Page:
First In-Depth M&A Investigation Under The EU Foreign Subsidies Regulation: What It Means For Future M&A Deals



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The EU Foreign Subsidies Regulation ("FSR") started to apply on 12 July 2023 as another instrument in the EU regulatory toolkit aimed at preventing distortions of competition on the EU internal market.
European Union Corporate/Commercial Law
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June 2024 – The EU Foreign Subsidies Regulation ("FSR") started to apply on 12 July 2023 as another instrument in the EU regulatory toolkit aimed at preventing distortions of competition on the EU internal market. In the spotlight of the framework are foreign subsidies granted to companies carrying out economic activities within the EU in the context of (i) M&A transactions, (ii) public procurement and (iii) other market activities.

Foreign subsidies are all financial contributions provided, directly or indirectly, by non-EU countries, including any transfer of financial resources from non-EU countries such as grants, capital injections, loans, tax incentives, credits and funds.

In the context of M&A, the FSR imposes a new notification and approval regime before the European Commission ("EC") as of 12 October 2023. The notification procedure is mandatory when certain thresholds are met by the concentrations:

  • turnover threshold – at least one of the merging undertakings (in the case of mergers), the acquired undertaking (the target) or the joint venture is established in the EU and generates an EU turnover of at least EUR 500 million; and
  • financial contribution threshold – all undertakings concerned (i.e., the acquirer and the target, the merging parties, or the joint venture and its parent companies) have received combined aggregate financial contributions by non-EU countries exceeding EUR 50 million in the preceding three years.

Similar to the merger control regime, there is a standstill obligation for the parties to obtain clearance before proceeding to closing.

Non-compliance with the notification obligation may result in a fine on the undertakings concerned of up to 10% of their turnover for the preceding financial year.

Most importantly, during such proceedings the EC has the power to (i) open an in-depth investigation, (ii) impose redressive measures or accept commitments to remedy distortions (e.g., divestment, access to infrastructure, repayment of the foreign subsidies), and (iii) prohibit a concentration.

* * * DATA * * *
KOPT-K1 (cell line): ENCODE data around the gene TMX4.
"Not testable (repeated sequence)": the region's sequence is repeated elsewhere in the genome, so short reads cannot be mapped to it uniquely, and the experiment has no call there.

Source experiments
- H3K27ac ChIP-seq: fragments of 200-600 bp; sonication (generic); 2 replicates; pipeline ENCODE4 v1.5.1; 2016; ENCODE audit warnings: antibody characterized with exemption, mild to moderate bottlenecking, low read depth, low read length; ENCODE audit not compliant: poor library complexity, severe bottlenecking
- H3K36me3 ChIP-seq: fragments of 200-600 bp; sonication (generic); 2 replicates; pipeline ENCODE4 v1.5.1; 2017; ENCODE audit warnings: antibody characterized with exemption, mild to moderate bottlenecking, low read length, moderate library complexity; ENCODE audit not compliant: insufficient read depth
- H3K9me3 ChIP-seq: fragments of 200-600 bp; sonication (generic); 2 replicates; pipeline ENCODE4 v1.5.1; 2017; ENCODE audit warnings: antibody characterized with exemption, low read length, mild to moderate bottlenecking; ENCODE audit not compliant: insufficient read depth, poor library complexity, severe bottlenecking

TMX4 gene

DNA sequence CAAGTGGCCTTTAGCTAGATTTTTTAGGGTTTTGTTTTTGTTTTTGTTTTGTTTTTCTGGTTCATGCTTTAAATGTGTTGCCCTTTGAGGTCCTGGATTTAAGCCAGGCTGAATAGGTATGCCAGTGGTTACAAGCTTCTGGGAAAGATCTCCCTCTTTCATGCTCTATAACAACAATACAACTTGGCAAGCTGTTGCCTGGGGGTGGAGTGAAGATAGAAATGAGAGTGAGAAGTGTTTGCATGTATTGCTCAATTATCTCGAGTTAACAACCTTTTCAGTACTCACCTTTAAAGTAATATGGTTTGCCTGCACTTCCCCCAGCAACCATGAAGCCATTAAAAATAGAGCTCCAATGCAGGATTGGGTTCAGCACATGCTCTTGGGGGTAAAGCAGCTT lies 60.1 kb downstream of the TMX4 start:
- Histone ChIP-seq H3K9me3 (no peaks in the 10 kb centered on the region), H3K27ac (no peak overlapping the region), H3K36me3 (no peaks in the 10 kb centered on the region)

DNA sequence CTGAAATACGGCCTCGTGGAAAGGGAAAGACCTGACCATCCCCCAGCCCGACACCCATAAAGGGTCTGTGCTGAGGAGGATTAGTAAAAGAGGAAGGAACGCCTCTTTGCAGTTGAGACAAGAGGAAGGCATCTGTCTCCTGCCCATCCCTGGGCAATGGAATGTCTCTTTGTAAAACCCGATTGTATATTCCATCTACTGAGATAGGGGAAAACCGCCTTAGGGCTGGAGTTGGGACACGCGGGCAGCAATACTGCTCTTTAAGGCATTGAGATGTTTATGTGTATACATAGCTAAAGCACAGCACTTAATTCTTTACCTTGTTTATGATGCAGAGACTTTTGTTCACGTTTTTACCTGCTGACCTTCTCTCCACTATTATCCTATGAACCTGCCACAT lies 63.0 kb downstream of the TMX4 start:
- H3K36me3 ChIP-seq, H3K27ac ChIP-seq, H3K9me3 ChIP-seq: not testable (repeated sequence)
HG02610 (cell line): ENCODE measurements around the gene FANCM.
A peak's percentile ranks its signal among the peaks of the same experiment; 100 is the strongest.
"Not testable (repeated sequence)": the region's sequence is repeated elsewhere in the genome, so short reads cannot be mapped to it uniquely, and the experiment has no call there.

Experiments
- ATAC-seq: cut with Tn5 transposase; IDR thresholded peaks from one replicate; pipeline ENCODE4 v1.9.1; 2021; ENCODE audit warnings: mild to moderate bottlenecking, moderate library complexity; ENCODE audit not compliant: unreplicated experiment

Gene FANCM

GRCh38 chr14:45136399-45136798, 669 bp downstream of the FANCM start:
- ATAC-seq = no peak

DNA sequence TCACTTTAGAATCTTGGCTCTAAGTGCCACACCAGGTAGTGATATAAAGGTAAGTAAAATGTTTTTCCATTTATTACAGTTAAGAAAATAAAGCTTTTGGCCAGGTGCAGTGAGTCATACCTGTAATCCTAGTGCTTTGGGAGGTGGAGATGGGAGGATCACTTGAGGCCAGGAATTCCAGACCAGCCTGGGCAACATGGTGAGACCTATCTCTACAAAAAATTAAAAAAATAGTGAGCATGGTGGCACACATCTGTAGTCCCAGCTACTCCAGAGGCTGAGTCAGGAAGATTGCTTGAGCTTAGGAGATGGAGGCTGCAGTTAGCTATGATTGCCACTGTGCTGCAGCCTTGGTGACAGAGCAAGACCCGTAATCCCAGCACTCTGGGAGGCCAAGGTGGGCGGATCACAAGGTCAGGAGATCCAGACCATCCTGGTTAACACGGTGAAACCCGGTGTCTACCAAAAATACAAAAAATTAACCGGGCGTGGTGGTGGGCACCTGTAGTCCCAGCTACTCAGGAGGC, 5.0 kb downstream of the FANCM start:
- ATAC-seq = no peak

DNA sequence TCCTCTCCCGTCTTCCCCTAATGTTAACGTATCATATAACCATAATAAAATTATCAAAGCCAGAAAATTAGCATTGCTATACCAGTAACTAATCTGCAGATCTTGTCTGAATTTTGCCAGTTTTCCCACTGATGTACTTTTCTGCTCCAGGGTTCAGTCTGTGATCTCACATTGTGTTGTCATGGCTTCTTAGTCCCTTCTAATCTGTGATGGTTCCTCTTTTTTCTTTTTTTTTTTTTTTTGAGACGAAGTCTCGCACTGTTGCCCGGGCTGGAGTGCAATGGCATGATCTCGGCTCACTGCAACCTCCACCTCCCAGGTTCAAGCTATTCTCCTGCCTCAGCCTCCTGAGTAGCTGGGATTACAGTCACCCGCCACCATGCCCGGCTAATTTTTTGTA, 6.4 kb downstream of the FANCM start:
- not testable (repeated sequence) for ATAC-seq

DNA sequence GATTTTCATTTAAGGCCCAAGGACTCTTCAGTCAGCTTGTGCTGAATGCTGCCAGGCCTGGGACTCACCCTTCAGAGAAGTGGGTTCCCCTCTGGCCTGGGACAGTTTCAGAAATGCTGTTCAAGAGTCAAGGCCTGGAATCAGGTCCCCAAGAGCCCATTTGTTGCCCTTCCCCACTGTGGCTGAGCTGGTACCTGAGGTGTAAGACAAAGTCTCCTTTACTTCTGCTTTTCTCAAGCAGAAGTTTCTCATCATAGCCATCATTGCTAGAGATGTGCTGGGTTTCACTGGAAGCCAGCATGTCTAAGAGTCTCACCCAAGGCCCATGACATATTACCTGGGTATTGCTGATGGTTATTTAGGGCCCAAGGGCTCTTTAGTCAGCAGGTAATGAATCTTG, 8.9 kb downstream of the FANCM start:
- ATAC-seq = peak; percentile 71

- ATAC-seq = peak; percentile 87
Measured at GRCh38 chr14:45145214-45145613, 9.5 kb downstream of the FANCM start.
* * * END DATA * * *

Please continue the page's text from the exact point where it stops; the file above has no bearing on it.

1. The EC investigation

On 10 June 2024, the EC announced the opening of the first in-depth FSR investigation into a transaction for the acquisition by a third country buyer of a European telecommunications operator with activities in Bulgaria, Hungary, Slovakia and Serbia.

The deal is subject to a number of regulatory approvals, including merger clearance in Bulgaria, which was obtained unconditionally on 15 February 2024. The FSR notification was made on 26 April 2024, reportedly after lengthy pre-notification discussions with the EC. In its press release from 10 June 2024, the EC stated that there are sufficient indications of foreign subsidies distorting the EU internal market received by the third country buyer. The EC expressed concerns that the foreign subsidies are of such a nature (i.e. an unlimited guarantee and a loan directly facilitating the transaction) as to improve both the buyer's position to carry out the acquisition, and the competitive position of the future merged entity.

At the time of writing, the EC has 90 working days, until 15 October 2024, to issue a decision.

2. Key takeaways

While we wait for the EC's first decision of its kind to shed more light, here are a few takeaways for future dealmakers.

First, it is clear that the new regime will have longstanding implications on the various stages of a deal leading up to its closing. Investors involved in M&A transactions may need to obtain FSR clearance in addition to the standard merger control and foreign direct investment procedures, adding a layer of regulatory complexity for dealmakers to navigate. Parties to a transaction should keep the new FSR regime in mind and start an FSR assessment and, if necessary, preparation of the FSR filing at the early stages of deal planning in order to save time.

In addition, the FSR should be considered during the process of drafting of the transaction documents. Potential FSR filing and approval should be included as a condition precedent for completion of the deal. Provisions dealing with potential remedies in case of a negative decision or redressive measures imposed by the EC are to be considered as well.

Finally, the FSR notification should be clearly indicated in the deal timeline. Should a deal require an FSR approval, the parties would be subject to the "standstill obligation", preventing the transaction from closing until the notification process has cleared.

So far, the FSR proceedings have been focused on specific investors (i.e. Chinese) and sectors (e.g., infrastructure, energy, technology), but it is clear that the FSR will have a much wider impact on future M&A.

The content of this article is intended to provide a general guide to the subject matter. Specialist advice should be sought about your specific circumstances.

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